Deeper into the shopping centre, Akurur, 40, was selling perfumes at a kiosk. He moved to Peterborough three months ago and explained that the kiosk had often been robbed.

“I see lots of fights from the young guys,” he said. "Our store has been stolen [from] two or three times as well.”

He added: “I have family, I want to come here with family so if the place is not safe no one will [be] willing to come here.”

Outside Queensgate, in the town square, 18-year-old Evie Mccandless, a supervisor at Claire’s was having a vape on her break.

“If you’ve been sent to improve things you’ve got a hell of a job,” she joked.

But despite this, she felt that it wasn’t really as bad as people said.

She added: “I know it’s not very clean… and there’s a lot of homeless people but they don’t do anything, they just sit and ask for change. It’s a reasonably polite place.

“There are some right horrible people in the evening when you get your c***s and your t***s. Apart from that it is really nice – you've got your little cute food stands like the churro one, home businesses and the market that comes out.”

Down the high street, James, 25 and who has lived In the city all his life, was standing with a group of young people when he said he felt that claims Peterborough was the worst place were “not true at all.”

He felt there were places that are much worse. Although not perfect, he thought that projects and work being done in the city were improving it and that accolade made him a “bit upset,” adding that it was “a bit insulting”.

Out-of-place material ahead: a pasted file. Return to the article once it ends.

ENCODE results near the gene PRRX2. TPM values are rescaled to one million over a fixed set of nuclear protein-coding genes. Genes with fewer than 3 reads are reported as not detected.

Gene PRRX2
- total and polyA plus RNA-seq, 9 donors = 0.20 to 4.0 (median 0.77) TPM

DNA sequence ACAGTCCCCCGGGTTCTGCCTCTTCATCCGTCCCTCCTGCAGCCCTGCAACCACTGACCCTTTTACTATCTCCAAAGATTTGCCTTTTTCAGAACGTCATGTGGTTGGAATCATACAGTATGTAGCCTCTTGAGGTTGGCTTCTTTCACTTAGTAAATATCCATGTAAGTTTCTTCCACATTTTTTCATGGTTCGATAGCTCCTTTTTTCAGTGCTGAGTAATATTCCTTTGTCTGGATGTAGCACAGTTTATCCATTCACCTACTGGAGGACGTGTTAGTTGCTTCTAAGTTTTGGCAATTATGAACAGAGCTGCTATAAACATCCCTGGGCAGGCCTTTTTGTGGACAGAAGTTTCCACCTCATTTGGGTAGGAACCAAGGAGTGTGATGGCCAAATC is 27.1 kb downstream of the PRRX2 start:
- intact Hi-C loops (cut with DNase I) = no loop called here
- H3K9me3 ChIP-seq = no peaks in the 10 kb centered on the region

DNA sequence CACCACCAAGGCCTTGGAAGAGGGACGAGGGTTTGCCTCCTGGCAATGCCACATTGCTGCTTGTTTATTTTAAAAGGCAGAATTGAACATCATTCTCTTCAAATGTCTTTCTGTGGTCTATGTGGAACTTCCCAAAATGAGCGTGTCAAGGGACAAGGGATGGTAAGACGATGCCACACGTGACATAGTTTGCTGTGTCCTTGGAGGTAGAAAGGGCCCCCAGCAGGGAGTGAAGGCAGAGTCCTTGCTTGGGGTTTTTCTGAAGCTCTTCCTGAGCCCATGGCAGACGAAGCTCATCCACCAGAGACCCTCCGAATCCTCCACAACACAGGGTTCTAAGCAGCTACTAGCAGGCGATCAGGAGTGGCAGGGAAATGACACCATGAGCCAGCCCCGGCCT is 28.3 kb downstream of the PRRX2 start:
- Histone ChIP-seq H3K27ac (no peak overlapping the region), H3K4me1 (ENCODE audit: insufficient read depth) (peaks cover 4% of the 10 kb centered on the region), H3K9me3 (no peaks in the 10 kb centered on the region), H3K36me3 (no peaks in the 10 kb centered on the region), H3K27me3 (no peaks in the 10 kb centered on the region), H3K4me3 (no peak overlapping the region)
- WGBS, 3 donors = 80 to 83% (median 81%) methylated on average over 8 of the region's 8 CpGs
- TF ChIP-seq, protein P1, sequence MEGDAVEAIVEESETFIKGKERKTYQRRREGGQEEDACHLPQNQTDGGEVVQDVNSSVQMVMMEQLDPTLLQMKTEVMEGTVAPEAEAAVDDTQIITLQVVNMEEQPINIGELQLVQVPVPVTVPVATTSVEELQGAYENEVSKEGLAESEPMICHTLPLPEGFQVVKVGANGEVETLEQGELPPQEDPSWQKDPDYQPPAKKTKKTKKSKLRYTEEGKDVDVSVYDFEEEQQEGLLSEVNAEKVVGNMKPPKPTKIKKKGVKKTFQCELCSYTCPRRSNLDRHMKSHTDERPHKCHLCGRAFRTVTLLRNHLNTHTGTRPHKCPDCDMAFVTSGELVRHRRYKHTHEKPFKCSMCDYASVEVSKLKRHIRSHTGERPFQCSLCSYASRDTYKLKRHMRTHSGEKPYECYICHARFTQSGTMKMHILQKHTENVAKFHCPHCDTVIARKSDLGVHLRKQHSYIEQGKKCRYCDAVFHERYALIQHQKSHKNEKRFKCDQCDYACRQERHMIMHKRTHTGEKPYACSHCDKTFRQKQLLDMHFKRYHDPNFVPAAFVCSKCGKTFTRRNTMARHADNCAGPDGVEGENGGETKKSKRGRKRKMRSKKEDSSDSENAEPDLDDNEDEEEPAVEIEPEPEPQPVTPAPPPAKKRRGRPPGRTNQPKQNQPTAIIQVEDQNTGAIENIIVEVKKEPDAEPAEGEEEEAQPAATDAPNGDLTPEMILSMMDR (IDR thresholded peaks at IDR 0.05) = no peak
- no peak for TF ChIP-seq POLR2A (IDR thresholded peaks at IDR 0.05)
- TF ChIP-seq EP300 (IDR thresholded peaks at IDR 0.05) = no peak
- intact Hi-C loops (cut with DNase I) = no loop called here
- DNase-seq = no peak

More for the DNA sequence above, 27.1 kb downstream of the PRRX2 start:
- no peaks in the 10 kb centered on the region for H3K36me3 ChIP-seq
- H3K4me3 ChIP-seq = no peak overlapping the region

“Sometimes it’s hard to change perceptions,” he added.

Leon Lenton was less positive. He’s 23 now but left when he was 13 and – like many of the people I spoke to – only came into town when he had an appointment.

“You get some good people but the problem is you get more bad people and they make the good ones turn bad.”

“People try and blend in… it makes the area worse,” he said, wafting a Krispy Kreme.

He continued: “When I come back I’m a bit like hmmm, bit s***, I don’t want to be here anymore.

“When I come back I realise I really was bad when I was in Peterborough. It can impact your mental state as well as your behaviour.”

He explained how when he lived in Peterborough he often got in trouble with the police, but since leaving his encounters had stopped.

If you type Peterborough in online, everyone says you have to see the cathedral, a 12th-century medieval masterpiece with a gothic façade.

Standing in its shadow I spoke to Zena, who lives in nearby Stilton but works in the city. News of the poll made her “really sad.”

Zena explained how businesses and offices were being pulled out of the area and turned into housing.

“There’s no investment here,” she said. “Location is fantastic… It’s sad, it’s got some really nice areas [like] where we’re standing now. The cathedral is amazing.”

As she spoke, a sad look on her face, it started to rain.

Down the high street a busker started playing Elvis's Can't Help Falling In Love, but although it was home, nothing felt further from the truth.